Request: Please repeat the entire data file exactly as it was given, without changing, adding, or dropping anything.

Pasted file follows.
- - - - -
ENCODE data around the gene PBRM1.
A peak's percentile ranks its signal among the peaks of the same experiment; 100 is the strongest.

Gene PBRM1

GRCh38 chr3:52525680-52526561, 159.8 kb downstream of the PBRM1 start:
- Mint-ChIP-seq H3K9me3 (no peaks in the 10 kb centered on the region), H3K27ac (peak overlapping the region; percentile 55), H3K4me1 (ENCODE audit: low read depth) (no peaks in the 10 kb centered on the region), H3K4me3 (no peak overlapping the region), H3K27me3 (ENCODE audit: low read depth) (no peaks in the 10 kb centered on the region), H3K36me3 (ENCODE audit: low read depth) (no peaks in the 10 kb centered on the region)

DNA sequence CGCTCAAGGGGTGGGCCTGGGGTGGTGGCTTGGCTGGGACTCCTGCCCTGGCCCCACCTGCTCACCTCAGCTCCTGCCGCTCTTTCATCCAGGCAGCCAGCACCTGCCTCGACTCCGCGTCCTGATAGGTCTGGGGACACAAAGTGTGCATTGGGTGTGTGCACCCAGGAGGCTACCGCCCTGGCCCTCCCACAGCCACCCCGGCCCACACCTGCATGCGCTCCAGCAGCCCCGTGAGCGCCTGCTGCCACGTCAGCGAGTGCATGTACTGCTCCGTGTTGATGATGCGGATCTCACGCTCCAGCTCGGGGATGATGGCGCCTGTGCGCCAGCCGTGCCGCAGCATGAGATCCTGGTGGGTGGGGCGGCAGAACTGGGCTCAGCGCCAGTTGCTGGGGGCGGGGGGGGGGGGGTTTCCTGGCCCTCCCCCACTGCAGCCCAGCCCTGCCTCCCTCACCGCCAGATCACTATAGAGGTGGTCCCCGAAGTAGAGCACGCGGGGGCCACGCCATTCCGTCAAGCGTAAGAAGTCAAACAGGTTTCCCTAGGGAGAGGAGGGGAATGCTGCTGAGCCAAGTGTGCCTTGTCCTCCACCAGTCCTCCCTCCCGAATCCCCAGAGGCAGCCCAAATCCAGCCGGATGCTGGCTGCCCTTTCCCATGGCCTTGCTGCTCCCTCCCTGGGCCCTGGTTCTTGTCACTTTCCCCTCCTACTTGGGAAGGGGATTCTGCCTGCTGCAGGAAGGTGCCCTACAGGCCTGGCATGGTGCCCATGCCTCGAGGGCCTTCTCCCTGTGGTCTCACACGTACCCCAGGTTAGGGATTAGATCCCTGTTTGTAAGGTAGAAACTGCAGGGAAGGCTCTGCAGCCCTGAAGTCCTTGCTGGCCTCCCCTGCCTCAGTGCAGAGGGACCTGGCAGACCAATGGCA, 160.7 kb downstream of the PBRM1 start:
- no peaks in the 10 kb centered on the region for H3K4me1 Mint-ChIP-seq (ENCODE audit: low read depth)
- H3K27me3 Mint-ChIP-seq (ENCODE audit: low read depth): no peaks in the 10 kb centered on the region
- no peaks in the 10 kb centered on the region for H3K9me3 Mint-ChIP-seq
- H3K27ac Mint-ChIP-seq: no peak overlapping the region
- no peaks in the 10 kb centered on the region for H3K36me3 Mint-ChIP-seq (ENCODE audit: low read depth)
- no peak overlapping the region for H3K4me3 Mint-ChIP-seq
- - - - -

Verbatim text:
ENCODE data around the gene PBRM1.
A peak's percentile ranks its signal among the peaks of the same experiment; 100 is the strongest.

Gene PBRM1

GRCh38 chr3:52525680-52526561, 159.8 kb downstream of the PBRM1 start:
- Mint-ChIP-seq H3K9me3 (no peaks in the 10 kb centered on the region), H3K27ac (peak overlapping the region; percentile 55), H3K4me1 (ENCODE audit: low read depth) (no peaks in the 10 kb centered on the region), H3K4me3 (no peak overlapping the region), H3K27me3 (ENCODE audit: low read depth) (no peaks in the 10 kb centered on the region), H3K36me3 (ENCODE audit: low read depth) (no peaks in the 10 kb centered on the region)

DNA sequence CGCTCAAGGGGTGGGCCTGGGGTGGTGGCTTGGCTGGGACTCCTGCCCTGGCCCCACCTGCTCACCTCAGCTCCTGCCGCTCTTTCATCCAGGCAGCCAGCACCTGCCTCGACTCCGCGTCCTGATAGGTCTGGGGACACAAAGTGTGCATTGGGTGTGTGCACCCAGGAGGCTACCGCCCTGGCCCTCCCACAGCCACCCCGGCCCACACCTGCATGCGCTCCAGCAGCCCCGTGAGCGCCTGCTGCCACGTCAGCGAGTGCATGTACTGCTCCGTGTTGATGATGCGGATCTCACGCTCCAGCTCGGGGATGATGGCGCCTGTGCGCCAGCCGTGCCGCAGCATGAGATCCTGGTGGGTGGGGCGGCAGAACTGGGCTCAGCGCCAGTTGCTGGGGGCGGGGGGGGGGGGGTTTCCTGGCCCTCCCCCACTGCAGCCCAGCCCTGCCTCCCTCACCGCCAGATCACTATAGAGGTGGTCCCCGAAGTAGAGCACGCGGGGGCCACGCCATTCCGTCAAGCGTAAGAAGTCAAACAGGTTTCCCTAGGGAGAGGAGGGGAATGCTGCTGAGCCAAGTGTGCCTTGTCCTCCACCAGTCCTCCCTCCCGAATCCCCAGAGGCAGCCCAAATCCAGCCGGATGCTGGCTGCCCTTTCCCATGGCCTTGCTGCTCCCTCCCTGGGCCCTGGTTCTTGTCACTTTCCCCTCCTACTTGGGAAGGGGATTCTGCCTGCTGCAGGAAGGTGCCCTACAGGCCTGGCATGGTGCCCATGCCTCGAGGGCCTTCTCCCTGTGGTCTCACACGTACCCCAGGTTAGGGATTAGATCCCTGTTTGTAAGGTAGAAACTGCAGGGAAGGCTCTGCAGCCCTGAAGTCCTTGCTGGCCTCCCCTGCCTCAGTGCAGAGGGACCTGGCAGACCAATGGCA, 160.7 kb downstream of the PBRM1 start:
- no peaks in the 10 kb centered on the region for H3K4me1 Mint-ChIP-seq (ENCODE audit: low read depth)
- H3K27me3 Mint-ChIP-seq (ENCODE audit: low read depth): no peaks in the 10 kb centered on the region
- no peaks in the 10 kb centered on the region for H3K9me3 Mint-ChIP-seq
- H3K27ac Mint-ChIP-seq: no peak overlapping the region
- no peaks in the 10 kb centered on the region for H3K36me3 Mint-ChIP-seq (ENCODE audit: low read depth)
- no peak overlapping the region for H3K4me3 Mint-ChIP-seq